, Volume 96, Issue 1, pp 1–9 | Cite as

Experimenting with the partnership ability φ-index on a million computer scientists

  • Guillaume CabanacEmail author


Schubert introduced the partnership ability φ-index relying on a researcher’s number of co-authors and collaboration rate. As a Hirsch-type index, φ was expected to be consistent with Schubert–Glänzel’s model of h-index. Schubert demonstrated this relationship with the 34 awardees of the Hevesy medal in the field of nuclear and radiochemistry (r 2 = 0.8484). In this paper, we upscale this study by testing the φ-index on a million researchers in computer science. We found that the Schubert–Glänzel’s model correlates with the million empirical φ values (r 2 = 0.8695). In addition, machine learning through symbolic regression produces models whose accuracy does not exceed a 6.1 % gain (r 2 = 0.9227). These results suggest that the Schubert–Glänzel’s model of φ-index is accurate and robust on the domain-wide bibliographic dataset of computer science.


Partnership ability index Co-authorship Empirical validation Symbolic regression 


  1. Alonso, S., Cabrerizo, F., Herrera-Viedma, E., Herrera, F. (2009). h-Index: a review focused in its variants, computation and standardization for different scientific fields. Journal of Informetrics, 3(4), 273–289. doi: 10.1016/j.joi.2009.04.001.CrossRefGoogle Scholar
  2. Bar-Ilan, J. (2008). Informetrics at the beginning of the 21st century: a review. Journal of Informetrics, 2(1), 1–52. doi: 10.1016/j.joi.2007.11.001.CrossRefGoogle Scholar
  3. Cabanac, G. (2011). Accuracy of inter-researcher similarity measures based on topical and social clues. Scientometrics, 87(3), 597–620. doi: 10.1007/s11192-011-0358-1.CrossRefGoogle Scholar
  4. Cabanac, G. (2012). Shaping the landscape of research in information systems from the perspective of editorial boards: a scientometric study of 77 leading journals. Journal of the American Society for Information Science and Technology, 63(5), 977–996. doi: 10.1002/asi.22609.CrossRefGoogle Scholar
  5. Chen, J., & Konstan, J. A. (2010). Conference paper selectivity and impact. Communications of the ACM, 53(6), 79–83. doi: 10.1145/1743546.1743569.
  6. Elmacioglu, E., & Lee, D. (2005). On six degrees of separation in DBLP-DB and more. SIGMOD Record, 34(2), 33–40. doi: 10.1145/1083784.1083791.CrossRefGoogle Scholar
  7. Freyne, J., Coyle, L., Smyth, B., & Cunningham, P. (2010). Relative status of journal and conference publications in Computer Science. Communications of the ACM, 53(11), 124–132. doi: 10.1145/1839676.1839701.CrossRefGoogle Scholar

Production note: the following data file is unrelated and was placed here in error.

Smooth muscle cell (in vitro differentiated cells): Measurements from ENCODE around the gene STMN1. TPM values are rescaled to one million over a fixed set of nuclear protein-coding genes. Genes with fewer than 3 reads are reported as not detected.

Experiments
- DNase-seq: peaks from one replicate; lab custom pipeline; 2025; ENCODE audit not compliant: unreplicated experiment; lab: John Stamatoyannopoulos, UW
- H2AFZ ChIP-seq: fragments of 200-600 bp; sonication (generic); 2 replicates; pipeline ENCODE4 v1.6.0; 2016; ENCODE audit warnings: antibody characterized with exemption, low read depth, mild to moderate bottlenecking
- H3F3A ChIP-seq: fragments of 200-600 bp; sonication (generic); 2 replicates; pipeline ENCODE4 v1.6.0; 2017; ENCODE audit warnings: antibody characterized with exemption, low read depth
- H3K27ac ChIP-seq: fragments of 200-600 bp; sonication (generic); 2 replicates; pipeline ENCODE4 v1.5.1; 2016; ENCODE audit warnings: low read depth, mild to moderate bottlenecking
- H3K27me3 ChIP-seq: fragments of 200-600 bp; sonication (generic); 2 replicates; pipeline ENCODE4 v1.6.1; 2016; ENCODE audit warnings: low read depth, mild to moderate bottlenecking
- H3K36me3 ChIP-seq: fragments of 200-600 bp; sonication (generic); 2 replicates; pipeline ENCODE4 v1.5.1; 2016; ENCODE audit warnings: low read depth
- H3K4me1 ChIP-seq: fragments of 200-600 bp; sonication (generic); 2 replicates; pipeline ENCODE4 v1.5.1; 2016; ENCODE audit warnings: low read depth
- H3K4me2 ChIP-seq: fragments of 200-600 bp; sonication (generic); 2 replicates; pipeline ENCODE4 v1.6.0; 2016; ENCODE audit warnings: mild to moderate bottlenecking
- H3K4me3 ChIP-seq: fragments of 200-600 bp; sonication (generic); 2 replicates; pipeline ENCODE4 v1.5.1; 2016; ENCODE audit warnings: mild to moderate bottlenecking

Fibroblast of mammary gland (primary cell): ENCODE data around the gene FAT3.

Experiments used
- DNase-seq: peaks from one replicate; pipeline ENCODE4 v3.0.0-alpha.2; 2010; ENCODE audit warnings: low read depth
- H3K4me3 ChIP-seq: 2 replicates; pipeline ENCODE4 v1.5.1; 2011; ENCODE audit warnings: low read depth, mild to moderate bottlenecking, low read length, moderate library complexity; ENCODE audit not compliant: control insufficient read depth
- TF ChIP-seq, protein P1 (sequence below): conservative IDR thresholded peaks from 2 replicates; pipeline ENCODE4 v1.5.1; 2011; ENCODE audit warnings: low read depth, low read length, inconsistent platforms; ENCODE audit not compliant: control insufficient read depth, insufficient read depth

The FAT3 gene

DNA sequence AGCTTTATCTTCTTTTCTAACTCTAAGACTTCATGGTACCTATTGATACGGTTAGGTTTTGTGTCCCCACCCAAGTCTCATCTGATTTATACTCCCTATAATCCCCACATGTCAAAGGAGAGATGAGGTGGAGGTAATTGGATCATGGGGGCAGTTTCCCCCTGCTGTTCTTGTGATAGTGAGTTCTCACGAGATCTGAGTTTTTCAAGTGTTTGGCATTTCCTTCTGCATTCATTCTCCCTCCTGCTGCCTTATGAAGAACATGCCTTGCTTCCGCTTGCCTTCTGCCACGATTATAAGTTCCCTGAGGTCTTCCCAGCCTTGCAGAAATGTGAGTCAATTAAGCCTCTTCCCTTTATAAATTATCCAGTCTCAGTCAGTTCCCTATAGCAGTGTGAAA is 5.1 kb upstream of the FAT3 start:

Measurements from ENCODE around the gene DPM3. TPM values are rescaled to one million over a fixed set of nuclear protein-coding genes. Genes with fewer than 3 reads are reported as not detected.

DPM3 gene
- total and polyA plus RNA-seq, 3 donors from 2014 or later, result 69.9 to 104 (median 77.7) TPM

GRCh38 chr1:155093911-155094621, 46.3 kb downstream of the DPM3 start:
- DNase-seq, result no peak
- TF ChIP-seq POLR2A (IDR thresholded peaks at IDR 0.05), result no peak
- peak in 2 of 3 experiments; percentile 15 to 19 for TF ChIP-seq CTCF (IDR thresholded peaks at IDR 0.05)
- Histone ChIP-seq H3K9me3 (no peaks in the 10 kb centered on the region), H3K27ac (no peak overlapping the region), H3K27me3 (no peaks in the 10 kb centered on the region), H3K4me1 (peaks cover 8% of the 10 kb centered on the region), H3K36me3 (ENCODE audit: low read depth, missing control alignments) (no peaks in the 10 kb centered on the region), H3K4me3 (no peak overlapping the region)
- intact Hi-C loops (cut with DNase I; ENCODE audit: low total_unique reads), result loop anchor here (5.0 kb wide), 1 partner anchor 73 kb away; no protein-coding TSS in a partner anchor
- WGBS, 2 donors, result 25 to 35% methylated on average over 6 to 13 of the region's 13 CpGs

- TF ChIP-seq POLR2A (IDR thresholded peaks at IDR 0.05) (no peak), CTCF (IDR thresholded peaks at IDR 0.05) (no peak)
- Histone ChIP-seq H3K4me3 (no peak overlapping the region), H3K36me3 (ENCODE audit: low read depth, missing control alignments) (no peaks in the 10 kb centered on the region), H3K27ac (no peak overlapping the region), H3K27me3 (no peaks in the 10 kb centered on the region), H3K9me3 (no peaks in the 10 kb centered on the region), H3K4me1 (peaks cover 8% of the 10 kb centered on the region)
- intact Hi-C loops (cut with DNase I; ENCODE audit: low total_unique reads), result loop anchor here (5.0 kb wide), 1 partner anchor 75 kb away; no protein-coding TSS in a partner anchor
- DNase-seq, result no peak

8. Glänzel, W. (2006). On the h-index: a mathematical approach to a new measure of publication activity and citation impact. Scientometrics, 67(2), 315–321. doi: 10.1007/s11192-006-0102-4.CrossRefGoogle Scholar
  9. Hirsch, JE. (2005). An index to quantify an individual’s scientific research output. Proceedings of the National Academy of Sciences of the USA, 102(46), 16569–16572. doi: 10.1073/pnas.0507655102.
  10. Koza, J. R. (1992). Genetic programming: on the programming of computers by means of natural selection. Cambridge: MIT Press.zbMATHGoogle Scholar
  11. Ley, M. (2002). The DBLP computer science bibliography: evolution, research issues, perspectives. In: A. H. F. Laender, A. L. Oliveira (eds.) SPIRE’02 : Proceedings of the 9th international conference on string processing and information retrieval (vol. 2476, pp. 1–10). Springer, LNCS. doi: 10.1007/3-540-45735-6_1.
  12. Lotka, A. J. (1926). The frequency distribution of scientific productivity. Journal of the Washington Academy of Sciences, 16(12), 317–324.Google Scholar
  13. Mallig, N. (2010). A relational database for bibliometric analysis. Journal of Informetrics, 4(4), 564–580. doi: 10.1016/j.joi.2010.06.007.CrossRefGoogle Scholar
  14. Rousseau, R. (2012). Comments on “A Hirsch-type index of co-author partnership ability”. Scientometrics, 91(1), 309–310. doi: 10.1007/s11192-011-0606-4.CrossRefGoogle Scholar
  15. Schmidt, M., Lipson, H. (2009). Distilling free-form natural laws from experimental data. Science, 324(5923), 81–85. doi: 10.1126/science.1165893.CrossRefGoogle Scholar
  16. Schreiber, M., Malesios, C., Psarakis, S. (2012). Exploratory factor analysis for the Hirsch index, 17 h-type variants, and some traditional bibliometric indicators. Journal of Informetrics, 6(3), 347–358. doi: 10.1016/j.joi.2012.02.001.CrossRefGoogle Scholar
  17. Schubert, A. (2012a). A Hirsch-type index of co-author partnership ability. Scientometrics, 91(1), 303–308. doi: 10.1007/s11192-011-0559-7.CrossRefGoogle Scholar
  18. Schubert, A. (2012b). Jazz discometrics: a network approach. Journal of Informetrics, 6(4), 480–484. doi: 10.1016/j.joi.2012.04.004.CrossRefGoogle Scholar
  19. Schubert, A., Glänzel, W. (2007) A systematic analysis of Hirsch-type indices for journals. Journal of Informetrics, 1(3), 179–184. doi: 10.1016/j.joi.2006.12.002.CrossRefGoogle Scholar
  20. Wolfram, D. (2006). Applications of SQL for informetric frequency distribution processing. Scientometrics, 67(2), 301–313. doi: 10.1007/s11192-006-0101-5.CrossRefGoogle Scholar
  21. Zhao, S. X., Rousseau, R., Ye, F. Y. (2011). h-Degree as a basic measure in weighted networks. Journal of Informetrics, 5(4), 668–677. doi: 10.1016/j.joi.2011.06.005.CrossRefGoogle Scholar

Copyright information

© Akadémiai Kiadó, Budapest, Hungary 2012

Authors and Affiliations

  1. 1.Computer Science Department, IRIT UMR 5505 CNRSUniversity of ToulouseToulouse Cedex 9France

Personalised recommendations